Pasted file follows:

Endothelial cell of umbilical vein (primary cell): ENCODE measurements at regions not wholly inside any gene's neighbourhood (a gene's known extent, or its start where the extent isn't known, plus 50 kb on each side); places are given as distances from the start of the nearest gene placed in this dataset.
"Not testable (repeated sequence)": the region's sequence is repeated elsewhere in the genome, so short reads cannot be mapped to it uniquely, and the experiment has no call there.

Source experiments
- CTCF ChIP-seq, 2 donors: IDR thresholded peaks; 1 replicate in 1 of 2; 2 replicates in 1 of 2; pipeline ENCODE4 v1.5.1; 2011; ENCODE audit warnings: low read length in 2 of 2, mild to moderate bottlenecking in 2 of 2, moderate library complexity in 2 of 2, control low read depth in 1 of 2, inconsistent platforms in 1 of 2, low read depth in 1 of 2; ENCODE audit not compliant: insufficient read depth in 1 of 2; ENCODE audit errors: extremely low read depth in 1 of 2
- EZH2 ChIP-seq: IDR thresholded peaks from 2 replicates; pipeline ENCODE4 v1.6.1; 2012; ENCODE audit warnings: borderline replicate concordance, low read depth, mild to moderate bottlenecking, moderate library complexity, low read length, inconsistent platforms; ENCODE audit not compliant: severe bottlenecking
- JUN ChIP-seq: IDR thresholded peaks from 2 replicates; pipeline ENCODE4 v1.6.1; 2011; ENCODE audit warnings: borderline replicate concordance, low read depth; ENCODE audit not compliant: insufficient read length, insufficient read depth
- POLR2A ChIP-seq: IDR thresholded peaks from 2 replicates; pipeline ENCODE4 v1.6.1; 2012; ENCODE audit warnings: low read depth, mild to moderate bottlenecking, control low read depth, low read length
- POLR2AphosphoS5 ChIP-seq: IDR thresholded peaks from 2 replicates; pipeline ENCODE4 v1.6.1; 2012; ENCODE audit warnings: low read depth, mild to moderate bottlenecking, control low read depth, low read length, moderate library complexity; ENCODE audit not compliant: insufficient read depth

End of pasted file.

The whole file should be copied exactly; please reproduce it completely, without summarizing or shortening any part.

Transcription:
Endothelial cell of umbilical vein (primary cell): ENCODE measurements at regions not wholly inside any gene's neighbourhood (a gene's known extent, or its start where the extent isn't known, plus 50 kb on each side); places are given as distances from the start of the nearest gene placed in this dataset.
"Not testable (repeated sequence)": the region's sequence is repeated elsewhere in the genome, so short reads cannot be mapped to it uniquely, and the experiment has no call there.

Source experiments
- CTCF ChIP-seq, 2 donors: IDR thresholded peaks; 1 replicate in 1 of 2; 2 replicates in 1 of 2; pipeline ENCODE4 v1.5.1; 2011; ENCODE audit warnings: low read length in 2 of 2, mild to moderate bottlenecking in 2 of 2, moderate library complexity in 2 of 2, control low read depth in 1 of 2, inconsistent platforms in 1 of 2, low read depth in 1 of 2; ENCODE audit not compliant: insufficient read depth in 1 of 2; ENCODE audit errors: extremely low read depth in 1 of 2
- EZH2 ChIP-seq: IDR thresholded peaks from 2 replicates; pipeline ENCODE4 v1.6.1; 2012; ENCODE audit warnings: borderline replicate concordance, low read depth, mild to moderate bottlenecking, moderate library complexity, low read length, inconsistent platforms; ENCODE audit not compliant: severe bottlenecking
- JUN ChIP-seq: IDR thresholded peaks from 2 replicates; pipeline ENCODE4 v1.6.1; 2011; ENCODE audit warnings: borderline replicate concordance, low read depth; ENCODE audit not compliant: insufficient read length, insufficient read depth
- POLR2A ChIP-seq: IDR thresholded peaks from 2 replicates; pipeline ENCODE4 v1.6.1; 2012; ENCODE audit warnings: low read depth, mild to moderate bottlenecking, control low read depth, low read length
- POLR2AphosphoS5 ChIP-seq: IDR thresholded peaks from 2 replicates; pipeline ENCODE4 v1.6.1; 2012; ENCODE audit warnings: low read depth, mild to moderate bottlenecking, control low read depth, low read length, moderate library complexity; ENCODE audit not compliant: insufficient read depth